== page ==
UGANDA WAS ONCE RICH in human and natural resources and possessed a favorable climate for economic development, but in the late 1980s it was still struggling to end a period of political and economic chaos that had destroyed the country's reputation as the "pearl" of Africa. Most of the economic infrastructure, including the power supply system, the transportation system, and industry, operated only at only a fraction of capacity. Other than limited segments of the agricultural sector--notably coffee and subsistence production-- cultivation was almost at a standstill. And in the wake of the much publicized atrocities of the Idi Amin Dada regime from 1971 to 1979 and the civil war that continued into the 1980s, Uganda's once flourishing tourist industry faced the challenges of reconstruction and restoring international confidence. Successive governments had proclaimed their intention to salvage the economy and attract the foreign assistance necessary for recovery, but none had remained in power long enough to succeed.
Agricultural production based primarily on peasant cultivation has been the mainstay of the economy. In the 1950s, coffee replaced cotton as the primary cash crop. Some plantations produced tea and sugar, but these exports did not alter the importance of coffee in the economy. Similarly, some industries developed before 1970, but most were adjuncts to cotton or sugar production, and they were not major contributors to gross domestic product ( GDP). Moreover, Uganda did not possess significant quantities of valuable minerals, such as oil or gold. In sum, although the economy provided a livelihood for the population, it was based largely on agricultural commodities with fluctuating international values. This dependence forced Uganda to import vehicles, machinery, and other major industrial equipment, and it limited development choices. The economy seemed to have the potential to stabilize, but throughout the decade of the 1980s its capacity to generate growth, especially industrial growth, was small.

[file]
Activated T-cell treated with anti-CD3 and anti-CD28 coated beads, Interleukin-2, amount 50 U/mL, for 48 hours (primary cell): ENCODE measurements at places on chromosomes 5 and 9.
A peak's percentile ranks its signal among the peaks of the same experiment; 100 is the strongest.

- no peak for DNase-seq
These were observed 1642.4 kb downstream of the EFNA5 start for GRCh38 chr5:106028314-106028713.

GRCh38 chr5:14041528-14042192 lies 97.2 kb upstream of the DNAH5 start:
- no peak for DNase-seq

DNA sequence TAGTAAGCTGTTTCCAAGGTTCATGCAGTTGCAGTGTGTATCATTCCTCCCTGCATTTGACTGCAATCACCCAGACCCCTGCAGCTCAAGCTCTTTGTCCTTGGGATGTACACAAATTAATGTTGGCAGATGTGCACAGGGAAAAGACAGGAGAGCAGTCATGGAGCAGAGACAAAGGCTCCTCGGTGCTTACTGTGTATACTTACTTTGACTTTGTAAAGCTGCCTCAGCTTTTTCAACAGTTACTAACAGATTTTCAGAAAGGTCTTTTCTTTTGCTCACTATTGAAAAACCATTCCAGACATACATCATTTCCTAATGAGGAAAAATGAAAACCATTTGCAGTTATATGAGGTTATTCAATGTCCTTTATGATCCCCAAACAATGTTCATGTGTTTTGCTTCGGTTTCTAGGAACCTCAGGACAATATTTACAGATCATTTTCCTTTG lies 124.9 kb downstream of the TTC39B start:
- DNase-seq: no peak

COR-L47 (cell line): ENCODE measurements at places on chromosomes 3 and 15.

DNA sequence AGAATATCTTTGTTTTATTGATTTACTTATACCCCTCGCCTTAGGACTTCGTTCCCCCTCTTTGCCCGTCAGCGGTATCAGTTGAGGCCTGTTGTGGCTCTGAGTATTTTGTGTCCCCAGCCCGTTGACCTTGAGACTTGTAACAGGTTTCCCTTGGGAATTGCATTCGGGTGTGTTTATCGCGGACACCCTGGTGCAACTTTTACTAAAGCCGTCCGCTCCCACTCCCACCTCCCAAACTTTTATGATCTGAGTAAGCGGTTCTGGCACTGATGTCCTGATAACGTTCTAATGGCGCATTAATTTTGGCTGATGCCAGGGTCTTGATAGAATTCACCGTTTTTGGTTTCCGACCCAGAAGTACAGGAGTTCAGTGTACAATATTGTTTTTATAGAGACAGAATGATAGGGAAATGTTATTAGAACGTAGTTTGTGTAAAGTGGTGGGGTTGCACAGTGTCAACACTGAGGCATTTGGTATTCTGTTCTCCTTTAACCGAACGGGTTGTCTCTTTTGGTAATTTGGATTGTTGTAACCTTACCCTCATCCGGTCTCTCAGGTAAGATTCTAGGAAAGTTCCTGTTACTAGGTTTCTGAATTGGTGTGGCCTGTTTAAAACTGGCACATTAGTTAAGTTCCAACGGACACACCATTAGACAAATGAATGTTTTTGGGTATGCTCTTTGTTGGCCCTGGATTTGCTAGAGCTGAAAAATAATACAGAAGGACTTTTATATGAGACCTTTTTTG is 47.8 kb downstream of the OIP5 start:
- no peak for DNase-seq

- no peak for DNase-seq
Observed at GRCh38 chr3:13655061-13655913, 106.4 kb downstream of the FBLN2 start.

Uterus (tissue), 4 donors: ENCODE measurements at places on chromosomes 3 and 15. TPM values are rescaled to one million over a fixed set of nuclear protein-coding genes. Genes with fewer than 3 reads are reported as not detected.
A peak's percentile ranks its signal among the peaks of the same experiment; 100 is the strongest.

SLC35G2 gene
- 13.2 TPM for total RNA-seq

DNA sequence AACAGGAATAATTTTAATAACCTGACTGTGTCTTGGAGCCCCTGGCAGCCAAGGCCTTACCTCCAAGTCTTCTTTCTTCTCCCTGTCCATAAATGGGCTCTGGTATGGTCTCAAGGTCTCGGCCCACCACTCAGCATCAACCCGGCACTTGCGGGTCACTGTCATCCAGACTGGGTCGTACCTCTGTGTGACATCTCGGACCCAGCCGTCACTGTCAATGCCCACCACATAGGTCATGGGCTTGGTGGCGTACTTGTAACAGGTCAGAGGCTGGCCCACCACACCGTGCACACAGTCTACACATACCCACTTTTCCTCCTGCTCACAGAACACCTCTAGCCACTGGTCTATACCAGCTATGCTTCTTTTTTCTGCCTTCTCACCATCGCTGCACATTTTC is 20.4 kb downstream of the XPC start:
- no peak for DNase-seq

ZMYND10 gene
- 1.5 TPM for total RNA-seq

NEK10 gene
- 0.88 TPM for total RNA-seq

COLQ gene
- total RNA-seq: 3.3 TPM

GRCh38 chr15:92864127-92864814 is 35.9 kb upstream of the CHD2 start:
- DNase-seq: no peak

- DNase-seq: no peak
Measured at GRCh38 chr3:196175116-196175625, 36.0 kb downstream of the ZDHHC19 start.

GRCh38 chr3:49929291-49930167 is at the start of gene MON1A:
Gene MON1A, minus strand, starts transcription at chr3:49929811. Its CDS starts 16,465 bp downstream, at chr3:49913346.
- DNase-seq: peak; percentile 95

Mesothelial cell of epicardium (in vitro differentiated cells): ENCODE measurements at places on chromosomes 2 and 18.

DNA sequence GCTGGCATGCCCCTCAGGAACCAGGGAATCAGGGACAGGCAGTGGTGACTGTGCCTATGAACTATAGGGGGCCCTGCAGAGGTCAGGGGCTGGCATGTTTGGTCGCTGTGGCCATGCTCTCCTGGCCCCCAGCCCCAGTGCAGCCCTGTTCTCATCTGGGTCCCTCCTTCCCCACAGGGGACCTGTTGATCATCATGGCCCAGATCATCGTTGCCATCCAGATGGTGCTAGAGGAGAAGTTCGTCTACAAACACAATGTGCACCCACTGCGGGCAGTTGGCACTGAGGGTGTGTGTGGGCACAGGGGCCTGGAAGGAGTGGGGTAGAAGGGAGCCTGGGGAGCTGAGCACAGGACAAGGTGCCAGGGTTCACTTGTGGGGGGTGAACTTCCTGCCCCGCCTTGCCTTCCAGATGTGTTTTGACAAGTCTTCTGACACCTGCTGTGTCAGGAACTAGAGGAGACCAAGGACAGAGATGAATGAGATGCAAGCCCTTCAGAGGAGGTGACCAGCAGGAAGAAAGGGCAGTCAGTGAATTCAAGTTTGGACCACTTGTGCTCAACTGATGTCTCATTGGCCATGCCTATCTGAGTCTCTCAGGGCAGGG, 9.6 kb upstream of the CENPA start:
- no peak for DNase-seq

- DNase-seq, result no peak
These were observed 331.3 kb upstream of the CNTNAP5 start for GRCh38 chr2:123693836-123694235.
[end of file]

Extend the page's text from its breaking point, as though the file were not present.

After 1986 the National Resistance Movement (NRM) succeeded in stabilizing most of the nation and began to diversify agricultural exports away from the near-total dependence on coffee. By 1988 Western donors were beginning to offer cautious support for the three-year-old regime of Yoweri Kaguta Museveni. But in 1989, just as the hard work of economic recovery was beginning to pay off, world coffee prices plummeted, and Uganda's scarce foreign exchange dwindled further. Despite the country's record of economic resilience, it still faced serious obstacles to the goal of economic self-sufficiency.
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